Arm cranking is a useful alternative exercise modality for improving walking performance in patients with intermittent claudication; however, the mechanisms of such an improvement are poorly understood. The main aim of the present study was to investigate the effects of arm-crank exercise training on lower-limb O2 delivery in patients with intermittent claudication. A total of 57 patients with intermittent claudication (age, 70±8 years; mean±S.D.) were randomized to an arm-crank exercise group or a non-exercise control group. The exercise group trained twice weekly for 12 weeks. At baseline and 12 weeks, patients completed incremental tests to maximum exercise tolerance on both an arm-crank ergometer and a treadmill. Respiratory variables were measured breath-by-breath to determine peak V̇O2 (O2 uptake) and ventilatory threshold. Near-IR spectroscopy was used in the treadmill test to determine changes in calf muscle StO2 (tissue O2 saturation). Patients also completed a square-wave treadmill-walking protocol to determine V̇O2 kinetics. A total of 51 patients completed the study. In the exercise group, higher maximum walking distances (from 496±250 to 661±324 m) and peak V̇O2 values (from 17.2±2.7 to 18.2±3.4 ml·kg−1 of body mass·min−1) were recorded in the incremental treadmill test (P<0.05). After training, there was also an increase in time to minimum StO2 (from 268±305 s to 410±366 s), a speeding of V̇O2 kinetics (from 44.7±10.4 to 41.3±14.4 s) and an increase in submaximal StO2 during treadmill walking (P<0.05). There were no significant changes in the control group. The results suggest that the improvement in walking performance after arm-crank exercise training in patients with intermittent claudication is attributable, at least in part, to improved lower-limb O2 delivery.
- arm cranking
- exercise training
- intermittent claudication
- near-IR spectroscopy (NIRS)
- peripheral arterial disease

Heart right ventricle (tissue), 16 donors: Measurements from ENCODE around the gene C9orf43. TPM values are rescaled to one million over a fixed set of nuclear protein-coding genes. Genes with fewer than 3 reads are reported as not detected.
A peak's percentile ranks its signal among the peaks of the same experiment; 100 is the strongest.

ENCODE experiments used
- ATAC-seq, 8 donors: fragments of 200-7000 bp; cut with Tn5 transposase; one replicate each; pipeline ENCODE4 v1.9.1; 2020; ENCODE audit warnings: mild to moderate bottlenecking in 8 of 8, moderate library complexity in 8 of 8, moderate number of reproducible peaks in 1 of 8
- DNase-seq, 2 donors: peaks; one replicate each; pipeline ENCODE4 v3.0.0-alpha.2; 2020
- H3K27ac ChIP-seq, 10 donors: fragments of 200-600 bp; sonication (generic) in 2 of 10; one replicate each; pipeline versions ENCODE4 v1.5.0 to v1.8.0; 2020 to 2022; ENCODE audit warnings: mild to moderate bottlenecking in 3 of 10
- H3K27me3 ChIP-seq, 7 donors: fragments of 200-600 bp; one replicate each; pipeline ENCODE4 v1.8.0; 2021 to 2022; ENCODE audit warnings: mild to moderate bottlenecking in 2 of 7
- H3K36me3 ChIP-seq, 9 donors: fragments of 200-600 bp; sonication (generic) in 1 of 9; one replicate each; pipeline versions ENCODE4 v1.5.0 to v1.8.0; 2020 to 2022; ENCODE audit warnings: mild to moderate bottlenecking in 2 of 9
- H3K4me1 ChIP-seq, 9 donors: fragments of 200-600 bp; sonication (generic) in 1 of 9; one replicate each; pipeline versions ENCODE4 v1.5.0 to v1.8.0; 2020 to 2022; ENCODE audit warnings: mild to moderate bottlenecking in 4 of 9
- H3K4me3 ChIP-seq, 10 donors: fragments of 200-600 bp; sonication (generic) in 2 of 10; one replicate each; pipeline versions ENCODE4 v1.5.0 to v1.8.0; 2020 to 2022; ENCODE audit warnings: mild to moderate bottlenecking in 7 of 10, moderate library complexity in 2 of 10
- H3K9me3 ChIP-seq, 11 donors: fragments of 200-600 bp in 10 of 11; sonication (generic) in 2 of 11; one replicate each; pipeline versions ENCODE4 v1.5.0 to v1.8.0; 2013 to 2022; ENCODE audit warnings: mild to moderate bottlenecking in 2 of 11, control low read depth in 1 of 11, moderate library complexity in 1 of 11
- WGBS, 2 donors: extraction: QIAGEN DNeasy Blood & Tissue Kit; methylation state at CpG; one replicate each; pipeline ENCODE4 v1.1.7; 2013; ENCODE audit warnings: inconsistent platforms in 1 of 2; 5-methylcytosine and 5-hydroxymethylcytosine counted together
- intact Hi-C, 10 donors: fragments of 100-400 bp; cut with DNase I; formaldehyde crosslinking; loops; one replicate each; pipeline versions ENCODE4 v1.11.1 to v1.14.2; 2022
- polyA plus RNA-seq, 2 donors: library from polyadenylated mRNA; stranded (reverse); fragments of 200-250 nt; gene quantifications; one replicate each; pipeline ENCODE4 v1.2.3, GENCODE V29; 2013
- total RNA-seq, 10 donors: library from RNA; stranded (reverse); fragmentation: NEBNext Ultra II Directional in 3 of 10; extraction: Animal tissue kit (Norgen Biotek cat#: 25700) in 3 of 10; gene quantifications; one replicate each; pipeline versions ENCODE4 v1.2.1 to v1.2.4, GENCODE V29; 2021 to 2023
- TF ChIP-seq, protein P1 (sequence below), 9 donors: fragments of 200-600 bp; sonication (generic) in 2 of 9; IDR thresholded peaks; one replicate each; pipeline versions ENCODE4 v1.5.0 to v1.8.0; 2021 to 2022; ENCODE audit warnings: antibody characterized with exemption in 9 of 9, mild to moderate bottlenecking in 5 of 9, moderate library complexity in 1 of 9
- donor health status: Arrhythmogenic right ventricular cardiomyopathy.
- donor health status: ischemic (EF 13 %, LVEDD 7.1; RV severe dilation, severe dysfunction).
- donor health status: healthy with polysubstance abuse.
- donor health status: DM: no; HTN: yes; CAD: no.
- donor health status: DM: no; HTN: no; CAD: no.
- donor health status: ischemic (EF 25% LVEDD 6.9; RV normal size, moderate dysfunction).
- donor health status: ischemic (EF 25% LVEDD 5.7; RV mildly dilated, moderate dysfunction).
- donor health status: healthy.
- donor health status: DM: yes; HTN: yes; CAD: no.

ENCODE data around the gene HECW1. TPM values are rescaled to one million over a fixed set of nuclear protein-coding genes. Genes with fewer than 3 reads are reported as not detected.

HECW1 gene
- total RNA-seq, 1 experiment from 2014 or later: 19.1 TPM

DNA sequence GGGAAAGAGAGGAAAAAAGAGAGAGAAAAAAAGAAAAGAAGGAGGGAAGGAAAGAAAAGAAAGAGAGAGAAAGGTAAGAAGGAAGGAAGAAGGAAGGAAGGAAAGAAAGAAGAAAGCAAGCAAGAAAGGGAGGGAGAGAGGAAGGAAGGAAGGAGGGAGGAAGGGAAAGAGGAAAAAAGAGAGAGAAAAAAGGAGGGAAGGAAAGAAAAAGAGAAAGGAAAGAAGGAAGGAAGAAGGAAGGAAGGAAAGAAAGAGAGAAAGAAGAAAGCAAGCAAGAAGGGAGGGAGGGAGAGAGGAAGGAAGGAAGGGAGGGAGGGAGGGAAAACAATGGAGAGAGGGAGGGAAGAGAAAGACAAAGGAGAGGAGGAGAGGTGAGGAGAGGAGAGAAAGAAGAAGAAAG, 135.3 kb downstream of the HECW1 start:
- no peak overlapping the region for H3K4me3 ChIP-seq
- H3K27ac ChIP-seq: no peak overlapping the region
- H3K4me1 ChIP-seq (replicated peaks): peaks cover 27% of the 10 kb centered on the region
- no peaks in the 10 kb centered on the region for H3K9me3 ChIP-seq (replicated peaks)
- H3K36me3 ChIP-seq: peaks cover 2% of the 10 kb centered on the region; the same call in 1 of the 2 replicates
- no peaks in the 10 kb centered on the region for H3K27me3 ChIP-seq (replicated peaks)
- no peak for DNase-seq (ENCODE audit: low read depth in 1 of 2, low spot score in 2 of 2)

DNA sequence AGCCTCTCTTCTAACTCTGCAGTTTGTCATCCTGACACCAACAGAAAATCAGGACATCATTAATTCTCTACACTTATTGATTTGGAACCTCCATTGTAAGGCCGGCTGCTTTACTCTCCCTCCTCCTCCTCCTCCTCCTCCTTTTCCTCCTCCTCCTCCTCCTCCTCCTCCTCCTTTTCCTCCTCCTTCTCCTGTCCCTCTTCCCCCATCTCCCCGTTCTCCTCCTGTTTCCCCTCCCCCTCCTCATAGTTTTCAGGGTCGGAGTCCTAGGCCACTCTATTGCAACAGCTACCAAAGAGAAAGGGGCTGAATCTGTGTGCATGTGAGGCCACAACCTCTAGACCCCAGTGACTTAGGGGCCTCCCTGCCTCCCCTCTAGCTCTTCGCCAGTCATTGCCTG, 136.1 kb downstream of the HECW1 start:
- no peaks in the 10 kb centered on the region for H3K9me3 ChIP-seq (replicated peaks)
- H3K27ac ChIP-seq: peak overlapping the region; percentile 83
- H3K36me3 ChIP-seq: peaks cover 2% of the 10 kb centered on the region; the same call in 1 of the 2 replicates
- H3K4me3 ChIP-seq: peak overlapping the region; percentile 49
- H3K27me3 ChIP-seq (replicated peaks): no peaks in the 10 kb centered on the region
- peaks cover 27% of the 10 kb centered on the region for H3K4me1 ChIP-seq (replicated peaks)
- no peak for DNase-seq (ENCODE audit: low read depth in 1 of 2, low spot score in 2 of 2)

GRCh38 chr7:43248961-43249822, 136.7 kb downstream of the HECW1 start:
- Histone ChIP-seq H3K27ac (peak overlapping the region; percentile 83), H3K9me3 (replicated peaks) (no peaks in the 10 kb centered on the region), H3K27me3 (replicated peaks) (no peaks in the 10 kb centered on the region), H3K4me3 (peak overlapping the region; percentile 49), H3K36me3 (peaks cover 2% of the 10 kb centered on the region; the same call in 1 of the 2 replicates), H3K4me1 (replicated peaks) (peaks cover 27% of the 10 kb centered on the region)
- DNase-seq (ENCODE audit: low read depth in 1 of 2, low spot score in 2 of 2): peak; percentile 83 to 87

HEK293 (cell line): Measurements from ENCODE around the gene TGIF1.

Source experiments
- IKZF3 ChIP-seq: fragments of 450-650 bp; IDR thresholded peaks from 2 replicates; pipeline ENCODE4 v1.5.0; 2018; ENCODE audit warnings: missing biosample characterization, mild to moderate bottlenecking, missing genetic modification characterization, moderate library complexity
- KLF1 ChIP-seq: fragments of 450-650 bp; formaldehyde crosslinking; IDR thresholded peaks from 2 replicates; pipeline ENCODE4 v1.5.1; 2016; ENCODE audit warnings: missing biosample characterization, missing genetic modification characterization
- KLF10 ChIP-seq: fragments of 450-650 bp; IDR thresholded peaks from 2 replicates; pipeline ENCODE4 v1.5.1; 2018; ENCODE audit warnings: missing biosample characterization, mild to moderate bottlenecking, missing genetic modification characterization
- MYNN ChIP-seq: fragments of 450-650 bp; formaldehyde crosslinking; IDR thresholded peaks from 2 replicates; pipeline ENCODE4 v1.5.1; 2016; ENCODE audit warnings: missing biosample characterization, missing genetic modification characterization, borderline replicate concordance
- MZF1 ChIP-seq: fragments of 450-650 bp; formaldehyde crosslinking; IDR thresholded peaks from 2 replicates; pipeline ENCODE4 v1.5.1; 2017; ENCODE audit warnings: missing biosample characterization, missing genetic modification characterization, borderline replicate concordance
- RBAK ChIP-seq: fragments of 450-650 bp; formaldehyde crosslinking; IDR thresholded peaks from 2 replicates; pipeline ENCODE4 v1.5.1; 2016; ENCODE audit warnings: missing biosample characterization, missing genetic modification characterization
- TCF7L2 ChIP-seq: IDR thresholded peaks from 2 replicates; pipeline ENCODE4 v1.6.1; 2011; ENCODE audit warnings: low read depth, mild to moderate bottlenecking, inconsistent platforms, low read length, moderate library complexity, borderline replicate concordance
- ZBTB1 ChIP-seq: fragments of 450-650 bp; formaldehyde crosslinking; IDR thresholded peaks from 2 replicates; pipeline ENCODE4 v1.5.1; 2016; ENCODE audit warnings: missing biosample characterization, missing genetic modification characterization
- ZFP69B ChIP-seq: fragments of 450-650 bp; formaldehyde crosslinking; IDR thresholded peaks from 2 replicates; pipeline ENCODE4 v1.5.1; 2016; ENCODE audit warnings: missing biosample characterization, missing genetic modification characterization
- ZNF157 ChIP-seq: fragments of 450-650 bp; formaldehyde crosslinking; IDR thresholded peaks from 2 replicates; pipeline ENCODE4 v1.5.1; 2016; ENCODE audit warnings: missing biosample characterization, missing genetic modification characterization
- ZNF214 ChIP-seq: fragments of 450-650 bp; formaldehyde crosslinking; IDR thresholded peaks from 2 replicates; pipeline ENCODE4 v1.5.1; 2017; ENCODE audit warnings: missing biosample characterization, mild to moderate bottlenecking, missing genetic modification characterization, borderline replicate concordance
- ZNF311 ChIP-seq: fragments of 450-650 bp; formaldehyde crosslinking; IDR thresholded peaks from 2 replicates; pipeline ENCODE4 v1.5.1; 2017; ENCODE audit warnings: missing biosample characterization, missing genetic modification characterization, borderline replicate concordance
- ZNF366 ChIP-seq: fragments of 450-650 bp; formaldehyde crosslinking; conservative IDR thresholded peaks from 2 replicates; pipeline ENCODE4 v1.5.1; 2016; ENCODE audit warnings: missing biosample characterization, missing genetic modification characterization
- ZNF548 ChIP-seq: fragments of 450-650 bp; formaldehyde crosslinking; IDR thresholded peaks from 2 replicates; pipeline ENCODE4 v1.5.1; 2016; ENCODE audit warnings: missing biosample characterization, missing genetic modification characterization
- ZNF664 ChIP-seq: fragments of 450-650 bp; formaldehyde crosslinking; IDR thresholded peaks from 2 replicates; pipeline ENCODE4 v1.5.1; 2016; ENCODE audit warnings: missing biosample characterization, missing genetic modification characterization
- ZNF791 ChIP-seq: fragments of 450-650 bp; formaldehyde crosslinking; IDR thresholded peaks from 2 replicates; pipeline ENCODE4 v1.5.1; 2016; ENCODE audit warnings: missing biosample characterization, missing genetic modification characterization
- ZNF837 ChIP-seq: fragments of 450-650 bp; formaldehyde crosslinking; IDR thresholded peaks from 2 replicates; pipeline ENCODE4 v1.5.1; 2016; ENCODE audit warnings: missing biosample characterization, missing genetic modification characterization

- upper-limb exercise
The main symptom of lower-limb PAD (peripheral arterial disease), intermittent claudication, is prevalent in approx. 5% of people aged 55–74 years in Western societies [1,2]. Intermittent claudication is a cramp-like leg pain that occurs during walking, when the ability to deliver and utilize O2 is inadequate to meet the metabolic requirement of the active skeletal muscles . Intermittent claudication reduces walking performance to approx. 50% of that observed in healthy individuals of a similar age , and this impairment can cause a marked reduction in quality of life .
Regular walking exercise has consistently been shown to improve walking performance in patients with intermittent claudication [6⇓–8]; however, since walking can be painful, the desire and ability of these patients to perform such activity might be limited. Indeed, in clinical practice, there is evidence that nearly half of patients refrain from regular walking exercise . As upper-limb arterial disease is over 20 times less frequent than lower-limb arterial disease , patients are less likely to experience claudication pain during arm exercise. Evidence from our laboratory has shown that arm-crank exercise training is well tolerated by patients with intermittent claudication and can improve walking performance to a similar extent as lower-limb cycle ergometry training . Although this improvement appears at least partially attributable to an alteration in exercise pain tolerance , the contribution of physiological adaptations remains unclear.